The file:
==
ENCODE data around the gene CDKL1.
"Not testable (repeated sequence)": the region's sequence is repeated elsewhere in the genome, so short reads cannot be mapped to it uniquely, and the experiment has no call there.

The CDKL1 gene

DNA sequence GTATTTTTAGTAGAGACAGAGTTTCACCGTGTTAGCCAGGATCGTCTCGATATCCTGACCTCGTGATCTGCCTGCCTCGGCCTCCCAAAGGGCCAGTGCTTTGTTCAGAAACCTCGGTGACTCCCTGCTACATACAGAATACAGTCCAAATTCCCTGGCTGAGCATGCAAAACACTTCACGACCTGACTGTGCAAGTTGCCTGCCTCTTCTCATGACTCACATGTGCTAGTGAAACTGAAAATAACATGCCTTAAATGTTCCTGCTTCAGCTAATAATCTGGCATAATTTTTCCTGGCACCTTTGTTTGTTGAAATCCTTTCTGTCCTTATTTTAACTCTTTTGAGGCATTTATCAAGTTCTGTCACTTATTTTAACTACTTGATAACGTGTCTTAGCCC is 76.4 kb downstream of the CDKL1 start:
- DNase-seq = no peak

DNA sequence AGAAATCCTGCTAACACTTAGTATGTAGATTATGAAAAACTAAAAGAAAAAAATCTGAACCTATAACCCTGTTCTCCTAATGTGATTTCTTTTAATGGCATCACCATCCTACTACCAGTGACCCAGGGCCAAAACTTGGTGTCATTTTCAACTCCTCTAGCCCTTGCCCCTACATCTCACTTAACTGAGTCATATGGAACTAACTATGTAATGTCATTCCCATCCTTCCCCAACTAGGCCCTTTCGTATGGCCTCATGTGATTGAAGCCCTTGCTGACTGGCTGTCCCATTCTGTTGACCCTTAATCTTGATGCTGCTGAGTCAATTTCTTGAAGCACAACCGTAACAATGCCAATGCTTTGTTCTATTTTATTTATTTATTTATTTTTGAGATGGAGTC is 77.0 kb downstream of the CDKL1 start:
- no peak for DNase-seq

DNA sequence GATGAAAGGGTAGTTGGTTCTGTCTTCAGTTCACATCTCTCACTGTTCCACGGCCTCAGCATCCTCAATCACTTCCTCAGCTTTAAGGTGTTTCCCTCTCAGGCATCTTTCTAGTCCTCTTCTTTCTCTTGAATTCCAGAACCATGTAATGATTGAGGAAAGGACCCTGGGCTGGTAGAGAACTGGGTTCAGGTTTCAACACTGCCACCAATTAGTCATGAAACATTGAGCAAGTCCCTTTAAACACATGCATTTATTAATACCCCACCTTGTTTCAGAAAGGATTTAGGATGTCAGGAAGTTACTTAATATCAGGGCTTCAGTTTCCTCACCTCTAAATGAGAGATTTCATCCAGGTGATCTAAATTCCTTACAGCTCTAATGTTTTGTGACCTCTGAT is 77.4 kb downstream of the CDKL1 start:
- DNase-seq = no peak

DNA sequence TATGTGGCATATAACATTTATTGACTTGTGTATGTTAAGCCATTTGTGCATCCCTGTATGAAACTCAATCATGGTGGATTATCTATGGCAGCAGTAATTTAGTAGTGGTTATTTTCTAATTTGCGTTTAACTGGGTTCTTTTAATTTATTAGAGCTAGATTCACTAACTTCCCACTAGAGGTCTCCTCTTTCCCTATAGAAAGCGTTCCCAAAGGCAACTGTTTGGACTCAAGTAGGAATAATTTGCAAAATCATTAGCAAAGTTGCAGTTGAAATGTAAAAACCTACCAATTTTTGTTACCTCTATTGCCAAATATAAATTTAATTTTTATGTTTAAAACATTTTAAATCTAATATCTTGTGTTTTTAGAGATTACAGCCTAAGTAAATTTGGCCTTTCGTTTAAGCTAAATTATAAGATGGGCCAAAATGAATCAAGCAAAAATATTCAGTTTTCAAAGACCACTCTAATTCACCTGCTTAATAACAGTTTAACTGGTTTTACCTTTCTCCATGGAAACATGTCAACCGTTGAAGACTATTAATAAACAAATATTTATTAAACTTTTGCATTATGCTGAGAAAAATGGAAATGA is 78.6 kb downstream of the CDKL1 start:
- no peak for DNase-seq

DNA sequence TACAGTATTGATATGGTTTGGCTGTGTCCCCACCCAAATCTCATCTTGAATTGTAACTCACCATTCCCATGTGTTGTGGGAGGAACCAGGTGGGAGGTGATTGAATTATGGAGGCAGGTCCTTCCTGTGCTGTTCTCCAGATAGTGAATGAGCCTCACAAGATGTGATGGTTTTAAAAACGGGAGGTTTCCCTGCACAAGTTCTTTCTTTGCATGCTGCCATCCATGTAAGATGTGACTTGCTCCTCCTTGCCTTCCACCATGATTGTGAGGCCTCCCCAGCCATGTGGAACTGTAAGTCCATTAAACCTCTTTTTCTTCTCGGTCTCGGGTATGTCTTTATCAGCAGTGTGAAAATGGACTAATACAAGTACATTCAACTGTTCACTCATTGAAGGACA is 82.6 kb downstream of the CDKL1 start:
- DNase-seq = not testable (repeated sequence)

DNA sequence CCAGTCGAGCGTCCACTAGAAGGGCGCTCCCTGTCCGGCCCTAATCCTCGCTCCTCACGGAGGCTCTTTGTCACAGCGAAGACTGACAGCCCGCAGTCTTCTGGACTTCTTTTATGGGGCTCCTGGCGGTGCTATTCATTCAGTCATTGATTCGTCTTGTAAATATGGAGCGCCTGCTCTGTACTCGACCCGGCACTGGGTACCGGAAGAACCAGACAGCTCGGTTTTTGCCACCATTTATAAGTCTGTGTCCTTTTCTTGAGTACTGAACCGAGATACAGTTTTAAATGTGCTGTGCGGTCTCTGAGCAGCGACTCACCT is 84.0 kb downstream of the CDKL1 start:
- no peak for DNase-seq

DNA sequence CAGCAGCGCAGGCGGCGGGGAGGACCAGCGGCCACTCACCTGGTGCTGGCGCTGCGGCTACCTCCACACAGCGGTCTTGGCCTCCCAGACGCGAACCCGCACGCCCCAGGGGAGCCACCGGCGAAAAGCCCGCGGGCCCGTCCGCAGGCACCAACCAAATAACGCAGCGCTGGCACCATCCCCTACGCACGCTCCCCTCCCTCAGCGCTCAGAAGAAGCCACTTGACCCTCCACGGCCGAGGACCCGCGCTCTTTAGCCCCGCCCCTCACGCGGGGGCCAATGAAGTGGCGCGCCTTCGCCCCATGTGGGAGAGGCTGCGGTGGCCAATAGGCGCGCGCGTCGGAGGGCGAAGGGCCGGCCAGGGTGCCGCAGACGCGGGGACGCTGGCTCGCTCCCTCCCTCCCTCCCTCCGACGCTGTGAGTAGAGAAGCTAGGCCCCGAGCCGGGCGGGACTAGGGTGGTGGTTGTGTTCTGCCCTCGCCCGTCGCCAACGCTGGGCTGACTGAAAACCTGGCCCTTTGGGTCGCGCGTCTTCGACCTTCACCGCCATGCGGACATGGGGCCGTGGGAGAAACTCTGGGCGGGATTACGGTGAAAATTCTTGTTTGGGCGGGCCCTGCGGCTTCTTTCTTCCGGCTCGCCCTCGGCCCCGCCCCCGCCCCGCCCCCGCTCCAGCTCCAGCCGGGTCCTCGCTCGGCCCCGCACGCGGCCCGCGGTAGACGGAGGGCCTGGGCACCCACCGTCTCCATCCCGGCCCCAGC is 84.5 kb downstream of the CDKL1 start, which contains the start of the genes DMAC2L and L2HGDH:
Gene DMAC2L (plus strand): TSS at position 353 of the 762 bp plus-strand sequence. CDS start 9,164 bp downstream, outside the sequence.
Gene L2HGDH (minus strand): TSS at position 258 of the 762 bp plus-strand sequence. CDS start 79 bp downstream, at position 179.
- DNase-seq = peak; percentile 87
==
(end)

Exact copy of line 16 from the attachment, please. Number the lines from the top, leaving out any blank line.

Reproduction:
DNA sequence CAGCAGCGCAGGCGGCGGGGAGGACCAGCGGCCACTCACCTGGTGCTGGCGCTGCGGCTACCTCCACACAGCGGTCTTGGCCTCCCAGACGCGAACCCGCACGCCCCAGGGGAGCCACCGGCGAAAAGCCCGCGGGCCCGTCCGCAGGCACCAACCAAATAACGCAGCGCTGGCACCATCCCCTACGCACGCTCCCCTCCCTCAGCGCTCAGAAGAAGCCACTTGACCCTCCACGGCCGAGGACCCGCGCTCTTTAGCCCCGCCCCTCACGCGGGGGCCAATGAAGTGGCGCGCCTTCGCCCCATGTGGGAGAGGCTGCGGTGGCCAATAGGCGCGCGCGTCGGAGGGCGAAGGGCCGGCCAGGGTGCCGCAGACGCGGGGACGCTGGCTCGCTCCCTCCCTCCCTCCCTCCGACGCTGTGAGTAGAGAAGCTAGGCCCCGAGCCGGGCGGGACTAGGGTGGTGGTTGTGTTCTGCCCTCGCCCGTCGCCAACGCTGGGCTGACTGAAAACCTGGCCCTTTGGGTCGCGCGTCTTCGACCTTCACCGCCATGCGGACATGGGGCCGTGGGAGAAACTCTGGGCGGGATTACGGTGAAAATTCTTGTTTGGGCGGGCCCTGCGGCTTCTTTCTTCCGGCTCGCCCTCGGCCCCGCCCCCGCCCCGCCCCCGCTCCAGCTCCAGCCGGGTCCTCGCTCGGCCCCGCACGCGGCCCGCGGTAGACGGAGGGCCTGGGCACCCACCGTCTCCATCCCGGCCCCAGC is 84.5 kb downstream of the CDKL1 start, which contains the start of the genes DMAC2L and L2HGDH: